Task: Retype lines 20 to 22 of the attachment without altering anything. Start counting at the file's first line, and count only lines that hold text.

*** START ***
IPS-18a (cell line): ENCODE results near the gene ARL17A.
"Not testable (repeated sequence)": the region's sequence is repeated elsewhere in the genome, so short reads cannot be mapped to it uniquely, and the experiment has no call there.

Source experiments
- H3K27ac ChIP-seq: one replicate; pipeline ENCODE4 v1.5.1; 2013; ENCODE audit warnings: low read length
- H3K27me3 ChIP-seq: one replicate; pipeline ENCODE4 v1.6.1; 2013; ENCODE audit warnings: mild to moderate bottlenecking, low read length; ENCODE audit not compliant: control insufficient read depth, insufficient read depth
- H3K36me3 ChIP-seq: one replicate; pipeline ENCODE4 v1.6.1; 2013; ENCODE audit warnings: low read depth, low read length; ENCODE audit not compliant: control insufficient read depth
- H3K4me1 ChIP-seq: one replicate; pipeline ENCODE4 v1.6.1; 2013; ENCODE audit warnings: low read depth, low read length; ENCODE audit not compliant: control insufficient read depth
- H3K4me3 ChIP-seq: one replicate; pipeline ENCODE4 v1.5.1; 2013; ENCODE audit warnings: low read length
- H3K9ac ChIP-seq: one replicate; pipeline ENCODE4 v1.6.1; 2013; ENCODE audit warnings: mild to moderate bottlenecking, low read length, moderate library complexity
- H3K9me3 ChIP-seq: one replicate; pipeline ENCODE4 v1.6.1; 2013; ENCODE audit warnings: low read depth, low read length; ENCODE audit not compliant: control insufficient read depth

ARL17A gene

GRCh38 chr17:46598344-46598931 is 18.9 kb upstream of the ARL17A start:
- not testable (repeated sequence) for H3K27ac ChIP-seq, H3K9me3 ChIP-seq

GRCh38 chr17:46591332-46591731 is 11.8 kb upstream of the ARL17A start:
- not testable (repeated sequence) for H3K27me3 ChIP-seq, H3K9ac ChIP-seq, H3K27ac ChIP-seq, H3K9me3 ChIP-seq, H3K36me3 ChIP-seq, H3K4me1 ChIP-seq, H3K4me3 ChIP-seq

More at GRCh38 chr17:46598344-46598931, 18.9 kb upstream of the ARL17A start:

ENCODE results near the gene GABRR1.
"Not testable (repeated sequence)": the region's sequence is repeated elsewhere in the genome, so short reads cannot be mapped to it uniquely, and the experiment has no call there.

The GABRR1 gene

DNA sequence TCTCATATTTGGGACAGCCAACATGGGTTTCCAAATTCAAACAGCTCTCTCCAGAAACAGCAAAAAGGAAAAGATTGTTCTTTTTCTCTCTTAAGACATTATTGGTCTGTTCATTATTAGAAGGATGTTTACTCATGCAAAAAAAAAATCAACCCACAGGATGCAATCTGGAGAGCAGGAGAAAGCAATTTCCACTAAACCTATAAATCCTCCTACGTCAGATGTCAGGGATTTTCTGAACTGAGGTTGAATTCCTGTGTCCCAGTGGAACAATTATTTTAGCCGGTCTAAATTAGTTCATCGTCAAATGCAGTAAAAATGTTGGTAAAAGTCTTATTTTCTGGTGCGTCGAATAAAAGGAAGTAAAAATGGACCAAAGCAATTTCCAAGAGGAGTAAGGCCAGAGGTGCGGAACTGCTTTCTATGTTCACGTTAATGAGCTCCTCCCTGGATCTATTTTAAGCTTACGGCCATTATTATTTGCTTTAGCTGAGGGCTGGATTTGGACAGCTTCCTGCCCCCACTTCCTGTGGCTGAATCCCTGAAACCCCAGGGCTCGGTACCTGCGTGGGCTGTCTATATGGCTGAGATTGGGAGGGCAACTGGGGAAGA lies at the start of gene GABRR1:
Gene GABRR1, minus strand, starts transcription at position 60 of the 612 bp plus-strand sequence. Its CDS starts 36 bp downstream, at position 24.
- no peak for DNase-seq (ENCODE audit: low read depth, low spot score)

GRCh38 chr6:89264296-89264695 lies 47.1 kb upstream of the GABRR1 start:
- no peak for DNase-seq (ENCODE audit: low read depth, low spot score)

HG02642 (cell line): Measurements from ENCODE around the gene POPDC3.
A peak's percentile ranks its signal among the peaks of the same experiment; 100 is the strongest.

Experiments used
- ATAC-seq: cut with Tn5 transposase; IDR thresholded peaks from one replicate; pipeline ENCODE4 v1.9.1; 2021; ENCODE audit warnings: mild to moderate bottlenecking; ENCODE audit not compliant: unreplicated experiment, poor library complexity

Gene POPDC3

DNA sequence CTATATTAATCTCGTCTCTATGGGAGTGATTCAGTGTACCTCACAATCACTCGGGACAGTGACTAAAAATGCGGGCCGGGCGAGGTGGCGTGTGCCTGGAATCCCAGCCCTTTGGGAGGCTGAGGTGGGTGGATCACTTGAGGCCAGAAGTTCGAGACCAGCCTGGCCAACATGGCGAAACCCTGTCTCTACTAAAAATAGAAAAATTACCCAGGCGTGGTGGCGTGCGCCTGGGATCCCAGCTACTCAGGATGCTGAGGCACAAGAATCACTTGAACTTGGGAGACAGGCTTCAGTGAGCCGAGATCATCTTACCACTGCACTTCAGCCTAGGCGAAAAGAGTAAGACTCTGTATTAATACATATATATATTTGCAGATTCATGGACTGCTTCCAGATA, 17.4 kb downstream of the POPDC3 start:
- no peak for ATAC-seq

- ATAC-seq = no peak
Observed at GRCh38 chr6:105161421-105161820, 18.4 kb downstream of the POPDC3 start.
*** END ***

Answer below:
DNA sequence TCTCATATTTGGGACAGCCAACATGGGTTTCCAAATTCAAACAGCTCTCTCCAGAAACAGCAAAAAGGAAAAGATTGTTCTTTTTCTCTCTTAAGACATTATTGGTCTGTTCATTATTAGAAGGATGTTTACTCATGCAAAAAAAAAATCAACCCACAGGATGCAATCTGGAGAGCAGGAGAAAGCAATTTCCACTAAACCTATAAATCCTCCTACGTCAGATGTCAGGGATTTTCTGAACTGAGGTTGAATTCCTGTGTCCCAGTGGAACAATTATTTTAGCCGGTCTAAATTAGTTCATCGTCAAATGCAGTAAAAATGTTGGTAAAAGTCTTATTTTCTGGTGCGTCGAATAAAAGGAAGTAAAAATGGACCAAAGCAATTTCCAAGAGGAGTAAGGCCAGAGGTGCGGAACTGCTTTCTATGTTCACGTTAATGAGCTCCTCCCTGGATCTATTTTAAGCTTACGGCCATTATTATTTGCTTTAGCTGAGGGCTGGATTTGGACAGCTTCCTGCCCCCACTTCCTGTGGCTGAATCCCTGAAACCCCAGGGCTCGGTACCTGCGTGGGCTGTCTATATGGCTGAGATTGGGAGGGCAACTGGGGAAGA lies at the start of gene GABRR1:
Gene GABRR1, minus strand, starts transcription at position 60 of the 612 bp plus-strand sequence. Its CDS starts 36 bp downstream, at position 24.
- no peak for DNase-seq (ENCODE audit: low read depth, low spot score)